The National Cyber Security Alliance (NCSA), the Nation’s leading nonprofit, public-private partnership promoting cybersecurity and privacy education and awareness, released a new survey report detailing how consumers protect themselves and their data when using connected devices. NCSA’s study, compiled as part of Cybersecurity Awareness Month, surveyed 1,000 U.S. respondents in two age groups (500 ages 18-34; 500 ages 50-75) about perception and behavior around connected device security. The study was conducted from September 9, 2020 to September 16, 2020. Below are the key findings.
Consumers confident their devices are safe, but security practices indicate otherwise
According to NCSA’s study, 77% of consumers ages 50-75 feel moderately to highly confident that the connected devices they own are sufficiently secure. Eighty-one percent of consumers ages 18-34 feel the same way. Both segments’ security hygiene practices, however, offer a competing narrative. For example:
- More than one-third (36%) of Americans ages 50-75 rarely or never check for software updates to their connected devices
- 54% of consumers ages 18-34 frequently connect devices to unprotected WiFi networks to access company servers, banking information and email
- 50% of respondents ages 18-34 sometimes or never deactivate unnecessary manufacturer features such as location tracking and data sharing in newly purchased connected devices; moreover, 44% of this demographic always accepts push notifications from apps, such as requests to access location or contact data
“There’s a disconnect between how secure consumers think their connected devices are and the security hygiene behaviors we’ve tracked,” says Kelvin Coleman, executive director, NCSA. “Although the majority of respondents understand very basic data protection measures, like the importance of multi-factor authentication and updating default password settings on new devices, there’s still a lot of work to do in building awareness to narrow the vulnerability gap among all users.”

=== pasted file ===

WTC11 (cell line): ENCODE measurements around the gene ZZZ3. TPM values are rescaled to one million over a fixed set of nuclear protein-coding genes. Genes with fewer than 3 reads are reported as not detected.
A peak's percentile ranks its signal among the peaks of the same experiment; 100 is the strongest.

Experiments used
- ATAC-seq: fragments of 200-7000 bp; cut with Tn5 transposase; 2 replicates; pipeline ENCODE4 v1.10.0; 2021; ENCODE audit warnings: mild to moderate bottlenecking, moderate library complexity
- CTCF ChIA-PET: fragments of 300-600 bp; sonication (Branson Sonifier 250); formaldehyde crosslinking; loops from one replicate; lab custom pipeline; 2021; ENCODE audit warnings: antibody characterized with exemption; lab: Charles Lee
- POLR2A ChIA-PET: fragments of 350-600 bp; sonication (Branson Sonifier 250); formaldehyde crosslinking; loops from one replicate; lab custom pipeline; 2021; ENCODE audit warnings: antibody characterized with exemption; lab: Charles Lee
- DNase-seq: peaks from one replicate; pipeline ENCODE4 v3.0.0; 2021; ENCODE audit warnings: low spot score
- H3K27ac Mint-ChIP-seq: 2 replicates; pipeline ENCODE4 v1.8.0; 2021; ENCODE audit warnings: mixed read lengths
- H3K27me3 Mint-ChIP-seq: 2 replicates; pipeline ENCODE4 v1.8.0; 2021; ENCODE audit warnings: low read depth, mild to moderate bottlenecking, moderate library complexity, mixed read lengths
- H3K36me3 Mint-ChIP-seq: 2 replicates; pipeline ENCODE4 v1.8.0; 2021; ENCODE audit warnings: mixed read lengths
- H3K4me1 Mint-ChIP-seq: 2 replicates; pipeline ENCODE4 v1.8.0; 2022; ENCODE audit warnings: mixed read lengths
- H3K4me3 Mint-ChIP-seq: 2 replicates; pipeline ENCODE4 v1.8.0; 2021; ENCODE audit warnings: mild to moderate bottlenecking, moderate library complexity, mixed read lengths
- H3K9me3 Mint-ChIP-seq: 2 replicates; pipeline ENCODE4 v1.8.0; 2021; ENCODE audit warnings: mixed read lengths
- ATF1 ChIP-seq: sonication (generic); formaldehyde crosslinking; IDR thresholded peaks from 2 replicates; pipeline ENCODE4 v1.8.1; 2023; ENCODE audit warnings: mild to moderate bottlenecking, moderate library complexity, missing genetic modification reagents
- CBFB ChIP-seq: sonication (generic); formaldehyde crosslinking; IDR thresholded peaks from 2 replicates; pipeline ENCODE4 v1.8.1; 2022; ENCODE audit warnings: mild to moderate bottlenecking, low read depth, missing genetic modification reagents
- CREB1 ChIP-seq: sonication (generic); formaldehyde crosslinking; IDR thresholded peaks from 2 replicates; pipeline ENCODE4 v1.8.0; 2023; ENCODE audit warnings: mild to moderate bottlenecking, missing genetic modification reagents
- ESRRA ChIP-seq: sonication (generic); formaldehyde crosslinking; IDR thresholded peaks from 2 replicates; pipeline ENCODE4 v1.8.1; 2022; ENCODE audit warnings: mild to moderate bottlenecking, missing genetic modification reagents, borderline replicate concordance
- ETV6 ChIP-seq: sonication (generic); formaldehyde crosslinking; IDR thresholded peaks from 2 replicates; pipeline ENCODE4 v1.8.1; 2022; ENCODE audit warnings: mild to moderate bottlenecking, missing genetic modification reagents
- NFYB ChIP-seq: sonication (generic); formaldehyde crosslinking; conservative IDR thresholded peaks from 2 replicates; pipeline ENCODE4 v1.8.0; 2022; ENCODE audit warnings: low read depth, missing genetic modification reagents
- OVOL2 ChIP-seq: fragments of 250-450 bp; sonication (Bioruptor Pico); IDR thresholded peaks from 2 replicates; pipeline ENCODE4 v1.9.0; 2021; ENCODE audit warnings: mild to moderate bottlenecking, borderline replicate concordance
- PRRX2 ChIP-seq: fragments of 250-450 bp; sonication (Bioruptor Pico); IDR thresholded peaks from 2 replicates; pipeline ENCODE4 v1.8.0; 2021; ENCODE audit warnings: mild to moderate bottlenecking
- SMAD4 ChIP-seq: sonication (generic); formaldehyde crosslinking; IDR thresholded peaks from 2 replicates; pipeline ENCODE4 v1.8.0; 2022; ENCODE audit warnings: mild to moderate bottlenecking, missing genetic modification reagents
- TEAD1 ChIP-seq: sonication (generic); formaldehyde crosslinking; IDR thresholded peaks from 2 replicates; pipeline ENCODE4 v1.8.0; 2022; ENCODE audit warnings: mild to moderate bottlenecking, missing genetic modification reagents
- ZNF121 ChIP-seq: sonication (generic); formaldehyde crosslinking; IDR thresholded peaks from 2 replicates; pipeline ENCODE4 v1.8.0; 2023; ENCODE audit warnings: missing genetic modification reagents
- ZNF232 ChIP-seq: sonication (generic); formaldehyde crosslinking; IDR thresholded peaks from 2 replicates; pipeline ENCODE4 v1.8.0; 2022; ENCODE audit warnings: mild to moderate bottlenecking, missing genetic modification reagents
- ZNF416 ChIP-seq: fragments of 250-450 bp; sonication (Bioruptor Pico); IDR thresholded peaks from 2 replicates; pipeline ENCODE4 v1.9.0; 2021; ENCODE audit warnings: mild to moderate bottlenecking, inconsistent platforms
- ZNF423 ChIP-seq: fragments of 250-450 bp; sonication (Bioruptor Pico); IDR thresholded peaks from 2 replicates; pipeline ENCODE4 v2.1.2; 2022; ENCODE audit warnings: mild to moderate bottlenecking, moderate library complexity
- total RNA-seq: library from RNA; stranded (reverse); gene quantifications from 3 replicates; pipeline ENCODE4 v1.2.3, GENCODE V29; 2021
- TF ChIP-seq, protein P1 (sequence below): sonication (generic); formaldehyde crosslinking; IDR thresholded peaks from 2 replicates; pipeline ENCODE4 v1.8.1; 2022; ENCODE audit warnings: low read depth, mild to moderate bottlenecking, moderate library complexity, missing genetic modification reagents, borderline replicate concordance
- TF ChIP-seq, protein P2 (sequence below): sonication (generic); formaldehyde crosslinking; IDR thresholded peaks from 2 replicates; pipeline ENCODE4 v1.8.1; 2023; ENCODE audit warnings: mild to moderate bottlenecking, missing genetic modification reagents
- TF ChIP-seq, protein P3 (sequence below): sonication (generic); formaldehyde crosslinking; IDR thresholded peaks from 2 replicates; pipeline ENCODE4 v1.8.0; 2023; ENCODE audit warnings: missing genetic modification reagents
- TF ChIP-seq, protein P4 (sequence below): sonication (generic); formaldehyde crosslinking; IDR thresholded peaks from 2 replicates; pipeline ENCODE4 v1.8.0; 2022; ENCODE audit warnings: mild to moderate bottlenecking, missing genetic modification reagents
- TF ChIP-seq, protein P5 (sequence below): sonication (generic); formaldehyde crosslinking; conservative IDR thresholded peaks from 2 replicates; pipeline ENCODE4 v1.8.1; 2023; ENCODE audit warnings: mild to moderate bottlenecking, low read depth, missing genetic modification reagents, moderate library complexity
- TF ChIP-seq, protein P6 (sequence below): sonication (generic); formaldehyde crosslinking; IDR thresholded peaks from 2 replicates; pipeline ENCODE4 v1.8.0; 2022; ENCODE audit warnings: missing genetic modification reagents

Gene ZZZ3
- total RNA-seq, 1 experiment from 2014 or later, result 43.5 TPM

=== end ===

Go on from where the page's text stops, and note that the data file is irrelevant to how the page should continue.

Older users are averse to risk of compromising personal data versus younger counterparts
NCSA’s report shows that users ages 50-75 are much more apprehensive about using their connected devices in ways that can compromise their personally identifiable information (PII). The following stats paint a clearer picture of this trend:
- 42% of respondents ages 50-75 never use public WiFi with their connected devices to access work data, banking info or email
- 68% of users 50-75 will only download apps from trusted sources and only 23% are very comfortable using cloud storage to back up data
“Older respondents are more calculated when it comes to taking risks associated with using connected devices, choosing to stay away from public WiFi when accessing sensitive personal information, downloading apps solely from trusted sources, and largely shying away from cloud storage solutions. Given how well documented threats stemming from these practices have become, the decision to avoid these behaviors are sensible,” adds Coleman.
Fewer older employees felt prepared by IT teams to work from home (WFH); they also outpaced younger workers in enacting the most basic device security protection measures
Compared with their younger counterparts, fewer older respondents felt that their companies had prepared them well for the transition to a fully remote environment. When asked about personal WFH security precautions, respondents aged 50-75 were more vigilant when it came to the basics like regularly updating antivirus and firewall software. According to the statistics:
- 64% of remote workers ages 50-75 felt partially or very prepared by company IT policies to switch to a WFH arrangement; 83% of those ages 18-34 felt the same
- 49% of employees ages 50-75 ensure better WFH security by regularly updating antivirus, anti-malware and firewall software on their devices; only 33% of younger workers did the same
Remote workers ages 18-34, however, took a more high-tech approach toward WFH security, choosing to prioritize use of Virtual Private Networks (60%) and multi-factor authentication (46%) for all devices on their networks.
“The shift to remote work took most organizations by surprise. The majority overlooked the importance of an effective remote security policy, leaving it to employees to figure out,” says Coleman. “Although both sets of respondents have different, yet effective, device security methods, there are still gaps that can compromise data security. Organizations must ensure that new policies are also coupled with comprehensive employee training to minimize human error and risks to company data in the long run.”
To read the entire study, visit NCSA.